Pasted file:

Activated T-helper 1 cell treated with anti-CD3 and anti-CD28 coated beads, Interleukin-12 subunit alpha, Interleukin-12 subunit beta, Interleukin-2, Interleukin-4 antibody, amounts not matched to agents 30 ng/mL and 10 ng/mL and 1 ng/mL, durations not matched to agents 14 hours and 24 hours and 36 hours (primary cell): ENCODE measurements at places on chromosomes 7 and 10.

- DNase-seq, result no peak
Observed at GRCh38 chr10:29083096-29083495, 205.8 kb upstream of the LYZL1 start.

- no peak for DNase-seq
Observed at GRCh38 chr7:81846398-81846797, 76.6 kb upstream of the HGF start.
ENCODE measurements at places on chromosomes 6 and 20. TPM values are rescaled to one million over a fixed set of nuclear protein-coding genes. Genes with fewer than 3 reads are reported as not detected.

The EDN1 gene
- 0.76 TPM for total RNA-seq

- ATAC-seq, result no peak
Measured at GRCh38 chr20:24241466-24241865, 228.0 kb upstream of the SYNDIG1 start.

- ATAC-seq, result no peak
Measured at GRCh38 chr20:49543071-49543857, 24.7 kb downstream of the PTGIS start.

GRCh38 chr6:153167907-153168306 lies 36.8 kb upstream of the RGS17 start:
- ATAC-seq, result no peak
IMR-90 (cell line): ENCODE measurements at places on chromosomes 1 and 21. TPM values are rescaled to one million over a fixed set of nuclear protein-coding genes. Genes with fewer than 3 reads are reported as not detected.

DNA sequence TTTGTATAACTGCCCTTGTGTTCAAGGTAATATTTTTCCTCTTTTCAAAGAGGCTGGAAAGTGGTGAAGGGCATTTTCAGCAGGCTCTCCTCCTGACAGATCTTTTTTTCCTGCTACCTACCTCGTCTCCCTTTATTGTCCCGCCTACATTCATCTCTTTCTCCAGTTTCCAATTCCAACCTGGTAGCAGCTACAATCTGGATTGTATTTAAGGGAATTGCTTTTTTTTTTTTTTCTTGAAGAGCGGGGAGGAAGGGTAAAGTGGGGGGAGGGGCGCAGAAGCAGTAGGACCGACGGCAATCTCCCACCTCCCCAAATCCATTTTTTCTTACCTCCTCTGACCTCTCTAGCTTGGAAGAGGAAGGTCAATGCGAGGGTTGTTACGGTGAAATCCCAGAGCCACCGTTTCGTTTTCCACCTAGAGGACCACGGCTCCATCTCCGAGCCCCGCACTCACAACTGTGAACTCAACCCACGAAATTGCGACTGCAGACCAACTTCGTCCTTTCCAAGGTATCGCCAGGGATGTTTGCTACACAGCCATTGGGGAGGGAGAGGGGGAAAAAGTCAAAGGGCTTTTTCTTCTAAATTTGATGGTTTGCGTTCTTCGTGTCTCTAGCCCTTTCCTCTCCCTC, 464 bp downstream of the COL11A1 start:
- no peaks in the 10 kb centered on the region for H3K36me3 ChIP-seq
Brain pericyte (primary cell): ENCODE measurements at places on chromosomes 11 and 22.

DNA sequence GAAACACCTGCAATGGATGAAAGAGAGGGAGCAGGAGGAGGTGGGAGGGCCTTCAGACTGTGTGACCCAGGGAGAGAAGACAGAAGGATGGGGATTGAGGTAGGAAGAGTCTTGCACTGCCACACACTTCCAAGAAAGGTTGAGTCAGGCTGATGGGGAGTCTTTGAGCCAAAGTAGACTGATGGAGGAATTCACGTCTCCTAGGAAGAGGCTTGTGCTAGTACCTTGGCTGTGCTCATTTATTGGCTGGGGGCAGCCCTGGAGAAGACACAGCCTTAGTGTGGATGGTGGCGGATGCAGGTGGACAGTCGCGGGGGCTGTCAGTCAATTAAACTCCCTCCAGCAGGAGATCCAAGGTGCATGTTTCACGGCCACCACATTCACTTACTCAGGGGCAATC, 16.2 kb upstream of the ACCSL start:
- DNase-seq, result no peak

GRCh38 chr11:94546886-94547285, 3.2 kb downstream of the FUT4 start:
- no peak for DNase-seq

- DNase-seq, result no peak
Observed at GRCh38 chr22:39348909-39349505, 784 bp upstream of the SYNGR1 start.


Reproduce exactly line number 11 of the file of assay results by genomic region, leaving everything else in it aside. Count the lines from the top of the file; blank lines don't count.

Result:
- ATAC-seq, result no peak